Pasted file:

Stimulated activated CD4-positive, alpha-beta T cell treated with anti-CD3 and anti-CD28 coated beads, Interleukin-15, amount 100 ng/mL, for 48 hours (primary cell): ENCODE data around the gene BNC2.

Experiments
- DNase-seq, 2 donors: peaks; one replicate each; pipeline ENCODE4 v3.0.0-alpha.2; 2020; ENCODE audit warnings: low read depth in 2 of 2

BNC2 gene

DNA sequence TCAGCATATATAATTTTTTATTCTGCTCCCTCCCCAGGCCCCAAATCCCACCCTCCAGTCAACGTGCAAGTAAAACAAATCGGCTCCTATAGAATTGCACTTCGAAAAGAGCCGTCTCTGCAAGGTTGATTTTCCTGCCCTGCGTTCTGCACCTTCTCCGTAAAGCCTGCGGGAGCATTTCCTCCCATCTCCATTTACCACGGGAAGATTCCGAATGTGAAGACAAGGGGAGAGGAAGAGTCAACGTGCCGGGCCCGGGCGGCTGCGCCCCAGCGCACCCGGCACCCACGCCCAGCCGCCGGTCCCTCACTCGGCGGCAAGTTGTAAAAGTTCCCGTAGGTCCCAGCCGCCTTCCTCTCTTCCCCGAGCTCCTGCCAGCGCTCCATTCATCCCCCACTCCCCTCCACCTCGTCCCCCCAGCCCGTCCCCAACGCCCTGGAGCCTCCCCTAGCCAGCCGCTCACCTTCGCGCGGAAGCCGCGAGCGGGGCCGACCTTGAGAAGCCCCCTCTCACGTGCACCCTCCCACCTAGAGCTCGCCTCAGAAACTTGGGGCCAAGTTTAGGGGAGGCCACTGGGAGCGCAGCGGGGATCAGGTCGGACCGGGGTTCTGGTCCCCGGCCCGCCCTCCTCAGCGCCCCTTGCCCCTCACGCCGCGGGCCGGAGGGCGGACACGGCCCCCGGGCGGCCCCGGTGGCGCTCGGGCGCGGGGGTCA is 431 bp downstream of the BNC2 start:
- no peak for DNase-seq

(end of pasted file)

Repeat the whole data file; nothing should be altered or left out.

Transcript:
Stimulated activated CD4-positive, alpha-beta T cell treated with anti-CD3 and anti-CD28 coated beads, Interleukin-15, amount 100 ng/mL, for 48 hours (primary cell): ENCODE data around the gene BNC2.

Experiments
- DNase-seq, 2 donors: peaks; one replicate each; pipeline ENCODE4 v3.0.0-alpha.2; 2020; ENCODE audit warnings: low read depth in 2 of 2

BNC2 gene

DNA sequence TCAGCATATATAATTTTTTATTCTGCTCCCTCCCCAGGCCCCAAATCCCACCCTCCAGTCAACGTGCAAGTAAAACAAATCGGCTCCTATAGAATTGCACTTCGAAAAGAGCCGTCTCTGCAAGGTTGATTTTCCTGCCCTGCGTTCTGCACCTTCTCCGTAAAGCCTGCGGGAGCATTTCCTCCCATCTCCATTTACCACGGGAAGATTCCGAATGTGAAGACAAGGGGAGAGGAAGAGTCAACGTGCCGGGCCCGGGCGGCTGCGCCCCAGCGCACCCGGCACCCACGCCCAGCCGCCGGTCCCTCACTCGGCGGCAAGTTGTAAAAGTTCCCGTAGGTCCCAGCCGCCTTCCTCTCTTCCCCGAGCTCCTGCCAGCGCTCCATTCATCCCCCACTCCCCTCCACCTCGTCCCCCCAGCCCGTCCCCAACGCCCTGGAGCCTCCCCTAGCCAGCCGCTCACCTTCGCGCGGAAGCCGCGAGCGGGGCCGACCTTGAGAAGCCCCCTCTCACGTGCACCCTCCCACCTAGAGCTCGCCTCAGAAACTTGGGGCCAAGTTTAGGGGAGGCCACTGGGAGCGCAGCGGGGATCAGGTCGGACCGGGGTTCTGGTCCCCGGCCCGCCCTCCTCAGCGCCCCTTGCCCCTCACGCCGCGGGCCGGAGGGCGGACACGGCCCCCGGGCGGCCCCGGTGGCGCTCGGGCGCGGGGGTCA is 431 bp downstream of the BNC2 start:
- no peak for DNase-seq